E-learning Options Now Available

We now can provide 400 microlearning courses to support your employee development goals.

I should probably start by telling you the main thing. I’ve partnered with Vado, an award-winning, microlearning content provider. This means that most of the leadership and development topics I’ve delivered to your employees in person are now available in e-learning formats.

Vado e-learning

I’ve got more details, but first I want to tell you the story of how this happened.

Sometimes we have moments that shake us in a way that permanently changes how we see the world. I recently had one.

Since 1996 I’ve been in the training business. Mostly that’s meant developing and leading classroom-style events. I like it. I’m good at it. And my clients give me lots of positive feedback.

And then came that moment…

I got back from vacation in February and saw a meeting request from someone I didn’t know. It turned out to be someone who wanted help to put together a new e-learning course. She wanted me to provide subject matter expertise and instructional design.

I like the topic, and knew I’d be able to help. Plus I thought it would be a good way to become more familiar with e-learning.

The more I explored e-learning, especially Vado’s approach to it, the more I started to think about my own employee development offerings.


A Great Primer on 70:20:10

Vado is the only off the shelf, e-learning, courseware provider that helps the learner apply the course on the job. They are all about putting the 70:20:10 principle into practice. Are you familiar with it?

  • 70% of development happens on the job by doing and practicing
  • 20% of development happens through mentoring and coaching
  • 10% through formal training which includes instructor led workshops and e-learning courses

When I think back on everything I’ve learned over the past 23 years of building my consulting business, it’s almost all been on the job. My process involves reading a little or watching a YouTube video and then giving it a try. After I’ve finished, I assess how it went and then build those insights into my next attempt.

Some specific examples come to mind:

  • Leading a webinar
  • Building a website
  • Publishing an e-book
  • Serving as an emcee
  • Using online survey tools

I could further break these down into a dozen or more supporting skills.

If you think about it, you probably recognize a similar pattern for yourself.


The idea that delivering information in small bite-sized modules makes it easier for learners to understand and retain is one that I’ve been thinking about for more than 10 years. I’ve even applied the concept to my in-person workshops.

What used to be a two-day workshop on meeting facilitation became a series of 50-minute courses focused on one skill at a time. In each short course I would provide about 5 minutes of information, and then I put the class to work practicing and receiving feedback for the remainder of the time. It was the whole concept of my Leadership Expedition Program.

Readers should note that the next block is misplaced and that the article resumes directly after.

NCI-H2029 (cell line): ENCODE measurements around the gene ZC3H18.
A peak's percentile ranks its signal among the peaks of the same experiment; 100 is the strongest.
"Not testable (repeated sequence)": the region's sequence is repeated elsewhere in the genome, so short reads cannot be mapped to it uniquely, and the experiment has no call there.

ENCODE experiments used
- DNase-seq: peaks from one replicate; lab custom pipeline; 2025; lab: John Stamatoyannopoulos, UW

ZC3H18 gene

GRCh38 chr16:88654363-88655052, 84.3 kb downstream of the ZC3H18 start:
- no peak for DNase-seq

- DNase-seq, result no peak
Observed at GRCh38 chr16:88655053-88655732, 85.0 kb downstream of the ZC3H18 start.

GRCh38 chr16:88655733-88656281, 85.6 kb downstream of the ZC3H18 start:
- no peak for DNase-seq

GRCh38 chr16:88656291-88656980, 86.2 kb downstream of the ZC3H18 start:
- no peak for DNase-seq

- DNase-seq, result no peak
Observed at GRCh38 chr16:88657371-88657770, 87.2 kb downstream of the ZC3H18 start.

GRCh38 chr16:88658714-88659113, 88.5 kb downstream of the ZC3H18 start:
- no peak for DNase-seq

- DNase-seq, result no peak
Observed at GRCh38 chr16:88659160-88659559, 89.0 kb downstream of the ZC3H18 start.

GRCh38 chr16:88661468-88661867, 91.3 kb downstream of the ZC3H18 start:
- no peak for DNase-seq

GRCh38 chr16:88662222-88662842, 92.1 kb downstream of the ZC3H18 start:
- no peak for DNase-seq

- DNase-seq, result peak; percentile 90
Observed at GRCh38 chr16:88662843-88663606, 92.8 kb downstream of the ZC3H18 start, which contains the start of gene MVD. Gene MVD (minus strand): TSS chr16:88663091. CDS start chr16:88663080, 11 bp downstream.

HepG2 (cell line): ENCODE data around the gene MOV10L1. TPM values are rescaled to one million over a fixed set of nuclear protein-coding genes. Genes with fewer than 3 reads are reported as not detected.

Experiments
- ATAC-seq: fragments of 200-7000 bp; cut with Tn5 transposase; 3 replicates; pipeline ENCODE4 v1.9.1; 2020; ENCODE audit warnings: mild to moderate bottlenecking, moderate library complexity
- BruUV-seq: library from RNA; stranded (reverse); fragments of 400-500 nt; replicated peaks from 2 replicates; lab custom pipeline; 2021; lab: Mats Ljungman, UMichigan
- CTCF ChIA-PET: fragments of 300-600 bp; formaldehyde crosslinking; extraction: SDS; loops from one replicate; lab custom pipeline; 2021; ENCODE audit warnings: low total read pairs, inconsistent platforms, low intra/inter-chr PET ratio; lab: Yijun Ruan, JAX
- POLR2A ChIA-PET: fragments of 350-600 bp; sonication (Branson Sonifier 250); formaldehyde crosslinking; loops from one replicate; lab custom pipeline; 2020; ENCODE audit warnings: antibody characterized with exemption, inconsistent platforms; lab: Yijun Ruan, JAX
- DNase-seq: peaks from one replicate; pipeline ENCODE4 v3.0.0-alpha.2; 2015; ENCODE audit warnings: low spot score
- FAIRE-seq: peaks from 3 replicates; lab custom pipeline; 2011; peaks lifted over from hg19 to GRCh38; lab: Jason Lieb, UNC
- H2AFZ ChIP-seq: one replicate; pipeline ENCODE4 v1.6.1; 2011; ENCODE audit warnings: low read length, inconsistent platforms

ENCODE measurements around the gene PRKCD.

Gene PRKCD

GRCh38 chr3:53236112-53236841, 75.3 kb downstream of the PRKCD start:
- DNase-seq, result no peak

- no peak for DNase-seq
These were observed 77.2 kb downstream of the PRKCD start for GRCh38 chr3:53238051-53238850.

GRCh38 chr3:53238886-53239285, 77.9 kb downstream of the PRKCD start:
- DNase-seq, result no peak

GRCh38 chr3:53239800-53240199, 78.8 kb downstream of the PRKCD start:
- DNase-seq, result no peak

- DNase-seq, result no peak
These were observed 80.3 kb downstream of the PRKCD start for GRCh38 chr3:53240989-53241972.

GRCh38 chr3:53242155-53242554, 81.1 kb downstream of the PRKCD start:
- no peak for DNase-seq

Still, this concept provides a logistical challenge. It isn’t always cost effective to bring me in for just an hour. Also, companies don’t want to bring people into the a central location for just an hour. So what normally happens is that people combine 2-4 modules into a half-day session, pushing aside the microlearning benefits because efficiency is viewed as more important than effectiveness.

What I learned about Vado’s e-learning approach solves the logistical problem and one ups me in another way. There is no efficiency lost by asking someone to take a short course because they don’t need to leave their work location to take it.

They can be at a desk, at home, in a coffee shop, or in a delivery truck (assuming someone else is driving). They can take the course wherever and whenever works best them.

Plus, my practice sessions were based on cases and hypothetical situations. This company’s approach was to make the practice happen in real life. It’s not an added activity. It’s the task the person was supposed to be doing in the first place, but now they take it on in a more purposeful way. I love that idea.


Finally Vado makes sure its courses always show videos that demonstrate the skills because people like learning from video.

I couldn’t agree more. If I need to read a recipe to cook something new, I often feel slightly confused and frustrated, which is weird because I’m a strong reader and can’t figure out why following the steps would be hard for me.

When I watch one of those sped-up Facebook videos of someone making a super-tasty dish, I instantly have a feeling that I could make the same thing, and may not even need the recipe as a reference.

Videos are a powerful tool. I can’t tell you how much money I’ve saved by fixing things around the house thanks to some guy on YouTube who decided he wanted to show me how to do it.

Now Back to the Lead

That’s a long way of telling you this. As much as I like doing classroom-style training, and knowing there will always be a place for it, I need to change so that I can give my clients the best possible service for their talent development investment.

I liked this company’s courseware so much that I decided to add its 390+ courses to my offerings. The courses are:

  • Professional, no cheesy graphics and bad acting
  • Mobile response, do the course on any device
  • Fresh, updated every 18 months
  • Editable, add your own branding, images, and unique content
  • Flexible, buy one course, a bundle, your own selections, or the whole library
  • Award winning, Elearning! Magazine’s Excellence Award
  • Accredited, earn CEUs from the Project Management Institute

You can learn all about Vado in this video.

LaForce Teamwork Services Now Offers Vado Courseware

By Tom LaForce

Tom LaForce is a speaker, consultant, writer, facilitator and coach. Since 1996 he's helped workplace teams improve performance.